There are a variety of ways in which people can experience adverse reactions to medications, whether prescribed or 'over-the-counter'. Most of these effects are not 'allergy'.
Some people are more affected by drugs than others; there is a large degree of individual variability. Some people excrete drugs more slowly than others, and levels of the drug may build up over time. This means that a dose of a drug that suits one person might be too much (or too little) for another.
There are unlikely to be toxic effects, as the doses prescribed take account of this variation and allow a wide margin of safety. However, it may be that a sedative that makes someone else sleep for a few hours might make another person sleep for much longer. This would be an increased effect rather than an allergy or intolerance.
All medications have side-effects because of the way they work. The majority of people get none, or very few, but some people are more prone to them. The most common side-effects are rashes, itching, nausea, vomiting, diarrhoea (or occasionally constipation), lethargy, headaches and blurred vision. All the known side-effects from a drug are listed in the patient information. They are listed in order of frequency (most common will be first on the list).
Stevens Johnson Syndrome is a part of a spectrum of skin conditions called erythema multiformae, when there are raised red rings and often blisters. In Stevens Johnson syndrome, there are also blisters in the mouth. It usually occurs after a viral infection but occasionally as a drug reaction. More information on Stevens Johnson Syndrome
If you suffer a rash and itching after taking a drug, it can be hard to decide if this is a side-effect or an allergy. Morphine commonly causes itching, but this is not an allergy and the drug can still be used. In children, many rashes experienced while taking antibiotics are thought to be due to the underlying viral illness.
Many drugs interact in some way with others. Some interactions are so severe that the different drugs are never given together, but many are just 'warnings' - there may be some odd symptoms but not in most people. If you are taking more than one drug and experience odd symptoms, check whether an interaction could be to blame (ask your pharmacist or GP).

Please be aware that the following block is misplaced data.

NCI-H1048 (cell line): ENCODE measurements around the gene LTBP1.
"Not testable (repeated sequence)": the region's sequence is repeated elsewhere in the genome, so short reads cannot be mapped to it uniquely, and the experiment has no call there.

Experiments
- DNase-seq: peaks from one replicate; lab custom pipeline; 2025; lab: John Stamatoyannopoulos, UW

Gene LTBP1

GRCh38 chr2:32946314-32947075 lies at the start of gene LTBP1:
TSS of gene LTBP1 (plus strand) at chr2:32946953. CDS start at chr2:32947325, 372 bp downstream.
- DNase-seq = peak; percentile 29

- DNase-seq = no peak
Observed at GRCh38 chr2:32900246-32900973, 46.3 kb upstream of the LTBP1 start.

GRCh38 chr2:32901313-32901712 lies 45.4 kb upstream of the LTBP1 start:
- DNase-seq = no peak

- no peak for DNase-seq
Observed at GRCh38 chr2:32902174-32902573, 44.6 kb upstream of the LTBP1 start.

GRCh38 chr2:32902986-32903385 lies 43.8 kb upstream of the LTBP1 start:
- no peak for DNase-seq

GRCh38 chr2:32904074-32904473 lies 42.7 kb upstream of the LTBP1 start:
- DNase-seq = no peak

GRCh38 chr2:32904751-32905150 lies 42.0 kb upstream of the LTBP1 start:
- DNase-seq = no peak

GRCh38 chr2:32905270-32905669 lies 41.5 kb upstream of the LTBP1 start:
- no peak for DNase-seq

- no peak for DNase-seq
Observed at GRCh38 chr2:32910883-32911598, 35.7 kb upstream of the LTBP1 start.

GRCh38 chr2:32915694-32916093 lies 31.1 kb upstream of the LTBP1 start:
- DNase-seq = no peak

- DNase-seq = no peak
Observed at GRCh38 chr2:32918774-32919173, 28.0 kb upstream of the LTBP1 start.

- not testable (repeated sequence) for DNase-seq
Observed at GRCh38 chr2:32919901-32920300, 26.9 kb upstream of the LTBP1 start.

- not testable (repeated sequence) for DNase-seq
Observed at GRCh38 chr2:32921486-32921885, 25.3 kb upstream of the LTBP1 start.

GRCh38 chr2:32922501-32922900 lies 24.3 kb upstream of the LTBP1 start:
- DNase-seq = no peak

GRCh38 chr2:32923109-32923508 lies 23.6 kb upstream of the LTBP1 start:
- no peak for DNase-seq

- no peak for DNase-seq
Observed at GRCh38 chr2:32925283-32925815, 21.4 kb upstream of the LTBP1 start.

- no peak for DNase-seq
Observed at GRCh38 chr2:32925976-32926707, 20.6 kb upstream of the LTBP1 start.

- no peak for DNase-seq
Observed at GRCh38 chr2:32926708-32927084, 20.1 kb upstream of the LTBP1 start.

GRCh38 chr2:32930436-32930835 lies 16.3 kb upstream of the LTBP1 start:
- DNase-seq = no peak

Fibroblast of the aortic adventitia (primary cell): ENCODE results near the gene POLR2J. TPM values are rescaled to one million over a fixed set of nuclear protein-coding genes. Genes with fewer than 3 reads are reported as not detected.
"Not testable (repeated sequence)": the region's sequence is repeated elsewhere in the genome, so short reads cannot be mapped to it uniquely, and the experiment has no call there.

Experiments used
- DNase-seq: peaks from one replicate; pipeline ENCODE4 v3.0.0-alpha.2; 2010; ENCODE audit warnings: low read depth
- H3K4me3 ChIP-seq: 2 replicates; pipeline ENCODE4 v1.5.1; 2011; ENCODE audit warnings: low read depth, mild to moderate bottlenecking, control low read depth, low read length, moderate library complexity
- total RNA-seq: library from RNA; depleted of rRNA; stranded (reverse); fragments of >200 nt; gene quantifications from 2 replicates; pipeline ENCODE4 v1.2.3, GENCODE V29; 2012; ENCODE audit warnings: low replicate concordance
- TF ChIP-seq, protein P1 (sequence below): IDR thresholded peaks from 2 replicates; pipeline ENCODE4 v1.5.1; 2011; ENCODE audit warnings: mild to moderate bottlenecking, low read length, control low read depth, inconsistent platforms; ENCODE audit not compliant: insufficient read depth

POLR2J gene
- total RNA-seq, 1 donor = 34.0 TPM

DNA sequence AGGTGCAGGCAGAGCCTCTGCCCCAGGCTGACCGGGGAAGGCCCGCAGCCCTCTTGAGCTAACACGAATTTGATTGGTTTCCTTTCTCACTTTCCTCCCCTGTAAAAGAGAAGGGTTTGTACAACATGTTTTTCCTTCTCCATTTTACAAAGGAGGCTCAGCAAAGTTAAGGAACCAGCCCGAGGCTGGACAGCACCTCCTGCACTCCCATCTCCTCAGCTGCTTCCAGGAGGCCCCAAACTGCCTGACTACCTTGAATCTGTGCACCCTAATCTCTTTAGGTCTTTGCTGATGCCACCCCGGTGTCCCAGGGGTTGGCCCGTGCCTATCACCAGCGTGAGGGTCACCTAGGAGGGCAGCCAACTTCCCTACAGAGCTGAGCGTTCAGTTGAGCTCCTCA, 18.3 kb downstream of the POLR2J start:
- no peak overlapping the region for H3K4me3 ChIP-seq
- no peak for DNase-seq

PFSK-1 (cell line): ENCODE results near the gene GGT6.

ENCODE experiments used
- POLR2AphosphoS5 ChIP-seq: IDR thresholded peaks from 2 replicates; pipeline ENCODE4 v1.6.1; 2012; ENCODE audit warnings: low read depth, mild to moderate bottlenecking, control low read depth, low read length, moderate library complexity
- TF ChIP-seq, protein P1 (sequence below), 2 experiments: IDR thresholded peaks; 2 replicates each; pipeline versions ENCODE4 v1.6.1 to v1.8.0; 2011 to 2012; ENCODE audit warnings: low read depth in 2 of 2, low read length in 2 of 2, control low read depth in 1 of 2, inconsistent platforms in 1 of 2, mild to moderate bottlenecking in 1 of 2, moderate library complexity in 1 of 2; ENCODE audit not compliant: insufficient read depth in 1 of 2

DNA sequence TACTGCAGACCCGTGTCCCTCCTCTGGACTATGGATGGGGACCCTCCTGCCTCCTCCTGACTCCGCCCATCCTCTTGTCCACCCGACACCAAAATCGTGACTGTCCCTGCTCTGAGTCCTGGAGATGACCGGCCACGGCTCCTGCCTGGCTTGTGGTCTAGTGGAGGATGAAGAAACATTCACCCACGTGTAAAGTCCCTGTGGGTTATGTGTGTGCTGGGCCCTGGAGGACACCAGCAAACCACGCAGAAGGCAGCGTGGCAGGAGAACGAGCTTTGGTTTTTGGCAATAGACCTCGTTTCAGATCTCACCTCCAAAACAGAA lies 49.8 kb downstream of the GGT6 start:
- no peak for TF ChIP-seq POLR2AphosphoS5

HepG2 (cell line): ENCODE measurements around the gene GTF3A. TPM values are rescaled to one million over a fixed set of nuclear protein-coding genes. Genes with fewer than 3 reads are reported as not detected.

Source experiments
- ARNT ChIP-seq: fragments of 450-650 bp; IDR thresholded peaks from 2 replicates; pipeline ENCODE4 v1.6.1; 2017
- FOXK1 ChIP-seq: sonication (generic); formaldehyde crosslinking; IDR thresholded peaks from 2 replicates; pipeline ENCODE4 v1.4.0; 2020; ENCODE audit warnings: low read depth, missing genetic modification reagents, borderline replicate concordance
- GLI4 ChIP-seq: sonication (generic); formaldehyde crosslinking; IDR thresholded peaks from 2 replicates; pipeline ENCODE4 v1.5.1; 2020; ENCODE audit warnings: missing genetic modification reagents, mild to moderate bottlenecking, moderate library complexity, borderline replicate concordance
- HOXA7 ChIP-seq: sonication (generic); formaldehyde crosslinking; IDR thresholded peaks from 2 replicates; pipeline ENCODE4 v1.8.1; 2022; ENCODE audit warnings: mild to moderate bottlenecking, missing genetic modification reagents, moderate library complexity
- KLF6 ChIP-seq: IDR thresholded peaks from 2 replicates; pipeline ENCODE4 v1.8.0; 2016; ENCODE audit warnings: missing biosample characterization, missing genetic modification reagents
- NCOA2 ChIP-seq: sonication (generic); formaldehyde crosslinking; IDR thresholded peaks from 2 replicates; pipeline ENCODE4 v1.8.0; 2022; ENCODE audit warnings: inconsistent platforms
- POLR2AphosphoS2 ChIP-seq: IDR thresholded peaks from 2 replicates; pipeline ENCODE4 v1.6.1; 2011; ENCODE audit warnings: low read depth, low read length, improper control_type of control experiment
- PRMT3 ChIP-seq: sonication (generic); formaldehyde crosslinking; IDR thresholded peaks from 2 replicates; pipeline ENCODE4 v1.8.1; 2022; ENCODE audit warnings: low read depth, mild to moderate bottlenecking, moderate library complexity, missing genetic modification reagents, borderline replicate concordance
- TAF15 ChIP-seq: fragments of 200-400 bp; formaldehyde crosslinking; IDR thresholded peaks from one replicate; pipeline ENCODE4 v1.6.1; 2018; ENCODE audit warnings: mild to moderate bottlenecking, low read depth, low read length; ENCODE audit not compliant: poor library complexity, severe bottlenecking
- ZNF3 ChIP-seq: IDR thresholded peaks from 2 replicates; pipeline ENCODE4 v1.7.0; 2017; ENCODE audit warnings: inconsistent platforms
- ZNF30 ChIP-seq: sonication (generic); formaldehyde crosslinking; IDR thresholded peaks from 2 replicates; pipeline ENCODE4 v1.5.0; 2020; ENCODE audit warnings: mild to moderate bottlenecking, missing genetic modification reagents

Some drugs are not supposed to be used in certain illnesses. This may be because they will not be eliminated properly, for example, in people with kidney or liver disease; because they may cause problems for the foetus in a pregnant woman; or because they are known to cause side-effects in particular illnesses (for example, amoxicillin often causes a rash when given to someone with glandular fever, but not when used in other conditions).
Some people are genuinely allergic to a drug, but this is quite uncommon. Most drug 'reactions' are due to the various mechanisms described above.
Some drugs, such as penicillin, some anaesthetics, vaccines and other injections used in, for example, X-ray techniques, are known to be more likely to cause allergic reactions. They are used more cautiously in allergic people. If you suffer a fairly severe adverse reaction to a drug, or a repeated reaction on different occasions, this will normally be considered to be an allergy. This should be recorded in your medical notes and you should not be given the drug again. In each group of drugs, there are some that are less likely to cause allergy problems.
If you suffer a reaction and are not sure what drugs you were given, ask your GP or hospital Doctor for the information (for hospital Doctors, contact their secretary). If you have any trouble getting the information, ask your local NHS PALS organisation to help (see the phone book or hospital / surgery notice boards).
Blood tests are not usually very helpful in determining drug allergies. Most allergies are very specific - if you react to one antibiotic this does not mean you are more likely to react to other antibiotics, although you should not be given one of the same type. If you are concerned, ask for a small test dose of a new drug before you are given the normal amount. Some drugs such as anaesthetics and vaccines can be checked by skin testing, although this usually involves injecting a very small amount of the drug under the surface of the skin.
Drug testing is complicated so always seek the advice of an Allergy Specialist or other Specialist Doctor who is experienced in diagnosing and managing medicine allergies.
If you are allergic to a drug, take responsibility for making sure everyone knows. Health services are still not very good at passing this sort of information on, or looking at it even when it is there. Ask whether the allergy has been recorded in your notes. Volunteer the information to everyone who is involved in your care, even if they don't ask. Make sure you are given an allergy bracelet in hospital. If your allergy is severe, consider wearing your own allergy bracelet. If you are given drugs to take at home, read the label and contents carefully.
Last Updated: March 2012